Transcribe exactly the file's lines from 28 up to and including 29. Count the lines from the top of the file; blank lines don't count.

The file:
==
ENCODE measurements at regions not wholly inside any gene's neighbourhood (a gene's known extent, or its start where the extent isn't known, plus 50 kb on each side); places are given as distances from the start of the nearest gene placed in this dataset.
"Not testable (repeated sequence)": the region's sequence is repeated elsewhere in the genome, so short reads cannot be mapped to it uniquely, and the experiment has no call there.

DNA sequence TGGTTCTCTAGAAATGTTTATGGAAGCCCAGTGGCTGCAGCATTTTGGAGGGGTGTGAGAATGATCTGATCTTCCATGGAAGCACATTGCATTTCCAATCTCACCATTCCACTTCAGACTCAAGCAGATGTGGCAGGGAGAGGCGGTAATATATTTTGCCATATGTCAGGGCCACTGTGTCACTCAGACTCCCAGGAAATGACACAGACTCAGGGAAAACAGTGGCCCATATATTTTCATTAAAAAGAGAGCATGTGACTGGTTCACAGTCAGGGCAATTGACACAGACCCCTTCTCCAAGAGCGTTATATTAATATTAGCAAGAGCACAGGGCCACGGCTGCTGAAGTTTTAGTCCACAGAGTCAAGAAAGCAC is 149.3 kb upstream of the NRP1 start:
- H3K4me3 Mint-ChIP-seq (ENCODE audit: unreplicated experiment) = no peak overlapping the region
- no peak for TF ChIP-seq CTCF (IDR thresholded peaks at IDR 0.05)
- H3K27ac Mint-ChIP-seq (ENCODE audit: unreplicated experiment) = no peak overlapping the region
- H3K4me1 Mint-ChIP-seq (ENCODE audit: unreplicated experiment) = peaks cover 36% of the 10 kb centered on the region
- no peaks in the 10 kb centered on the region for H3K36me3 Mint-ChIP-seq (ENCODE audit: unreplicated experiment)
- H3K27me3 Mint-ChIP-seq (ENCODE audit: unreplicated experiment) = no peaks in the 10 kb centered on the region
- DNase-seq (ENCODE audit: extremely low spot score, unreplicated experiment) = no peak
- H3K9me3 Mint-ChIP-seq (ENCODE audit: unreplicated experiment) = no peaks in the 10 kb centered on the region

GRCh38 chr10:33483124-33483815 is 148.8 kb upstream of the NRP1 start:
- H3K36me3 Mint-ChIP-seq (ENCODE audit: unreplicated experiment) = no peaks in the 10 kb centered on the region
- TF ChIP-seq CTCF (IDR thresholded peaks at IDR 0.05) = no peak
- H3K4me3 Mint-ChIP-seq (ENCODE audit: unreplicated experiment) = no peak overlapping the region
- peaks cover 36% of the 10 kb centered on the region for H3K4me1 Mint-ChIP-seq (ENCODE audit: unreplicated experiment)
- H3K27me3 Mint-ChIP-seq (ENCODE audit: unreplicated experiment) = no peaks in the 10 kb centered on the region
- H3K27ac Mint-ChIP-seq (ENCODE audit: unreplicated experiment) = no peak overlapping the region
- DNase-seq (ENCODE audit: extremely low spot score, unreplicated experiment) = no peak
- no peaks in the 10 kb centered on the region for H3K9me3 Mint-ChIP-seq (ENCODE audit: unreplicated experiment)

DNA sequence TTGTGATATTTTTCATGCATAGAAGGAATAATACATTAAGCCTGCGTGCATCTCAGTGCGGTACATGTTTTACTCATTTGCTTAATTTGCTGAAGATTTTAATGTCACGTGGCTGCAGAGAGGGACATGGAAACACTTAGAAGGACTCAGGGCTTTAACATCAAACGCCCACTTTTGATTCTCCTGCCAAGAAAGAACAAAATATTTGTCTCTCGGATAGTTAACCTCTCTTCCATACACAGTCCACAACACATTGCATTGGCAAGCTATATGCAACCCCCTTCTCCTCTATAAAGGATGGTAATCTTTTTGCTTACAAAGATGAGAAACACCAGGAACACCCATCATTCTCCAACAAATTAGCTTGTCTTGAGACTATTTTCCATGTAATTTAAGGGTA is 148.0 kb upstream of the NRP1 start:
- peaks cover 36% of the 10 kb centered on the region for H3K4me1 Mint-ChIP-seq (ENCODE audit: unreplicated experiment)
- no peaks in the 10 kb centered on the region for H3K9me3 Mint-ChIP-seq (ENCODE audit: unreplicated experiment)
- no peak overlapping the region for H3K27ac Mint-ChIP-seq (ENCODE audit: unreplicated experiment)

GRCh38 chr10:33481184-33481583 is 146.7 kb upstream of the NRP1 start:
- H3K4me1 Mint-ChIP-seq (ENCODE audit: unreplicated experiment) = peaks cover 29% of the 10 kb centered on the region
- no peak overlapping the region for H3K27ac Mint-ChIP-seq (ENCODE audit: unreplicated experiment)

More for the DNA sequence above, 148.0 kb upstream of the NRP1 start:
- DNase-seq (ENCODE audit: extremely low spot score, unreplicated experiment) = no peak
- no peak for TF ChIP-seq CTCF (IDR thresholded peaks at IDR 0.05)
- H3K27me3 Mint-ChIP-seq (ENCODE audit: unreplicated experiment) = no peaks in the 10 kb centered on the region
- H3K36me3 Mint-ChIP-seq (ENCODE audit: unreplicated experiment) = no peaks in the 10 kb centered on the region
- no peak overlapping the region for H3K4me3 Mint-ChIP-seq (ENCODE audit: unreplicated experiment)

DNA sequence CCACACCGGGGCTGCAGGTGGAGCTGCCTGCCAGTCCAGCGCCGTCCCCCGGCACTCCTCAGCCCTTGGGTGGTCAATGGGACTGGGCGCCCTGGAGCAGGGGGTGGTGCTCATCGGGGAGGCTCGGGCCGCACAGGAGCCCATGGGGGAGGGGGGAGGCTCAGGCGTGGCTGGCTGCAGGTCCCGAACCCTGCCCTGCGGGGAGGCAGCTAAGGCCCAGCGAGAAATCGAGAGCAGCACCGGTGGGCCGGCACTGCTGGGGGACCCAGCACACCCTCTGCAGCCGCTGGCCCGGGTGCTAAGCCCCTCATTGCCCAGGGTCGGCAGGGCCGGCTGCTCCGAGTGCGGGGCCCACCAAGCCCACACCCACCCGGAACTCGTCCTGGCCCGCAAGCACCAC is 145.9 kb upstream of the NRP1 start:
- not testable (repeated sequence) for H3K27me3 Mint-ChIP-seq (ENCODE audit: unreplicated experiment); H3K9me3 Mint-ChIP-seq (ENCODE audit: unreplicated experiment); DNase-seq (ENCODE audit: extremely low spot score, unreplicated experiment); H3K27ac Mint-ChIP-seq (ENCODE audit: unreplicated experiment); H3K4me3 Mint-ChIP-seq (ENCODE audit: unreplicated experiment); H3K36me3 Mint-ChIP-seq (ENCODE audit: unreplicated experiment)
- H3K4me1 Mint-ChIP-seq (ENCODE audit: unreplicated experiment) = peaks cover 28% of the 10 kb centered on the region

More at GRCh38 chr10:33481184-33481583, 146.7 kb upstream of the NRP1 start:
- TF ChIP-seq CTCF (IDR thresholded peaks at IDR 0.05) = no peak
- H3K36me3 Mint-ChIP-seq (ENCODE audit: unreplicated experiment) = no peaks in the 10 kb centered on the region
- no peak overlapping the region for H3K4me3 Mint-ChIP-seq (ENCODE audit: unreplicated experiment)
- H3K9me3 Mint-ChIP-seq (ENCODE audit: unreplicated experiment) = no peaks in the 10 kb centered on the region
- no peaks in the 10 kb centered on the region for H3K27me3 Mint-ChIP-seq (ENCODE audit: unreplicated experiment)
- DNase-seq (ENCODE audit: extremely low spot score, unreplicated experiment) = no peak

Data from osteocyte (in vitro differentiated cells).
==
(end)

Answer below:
More for the DNA sequence above, 148.0 kb upstream of the NRP1 start:
- DNase-seq (ENCODE audit: extremely low spot score, unreplicated experiment) = no peak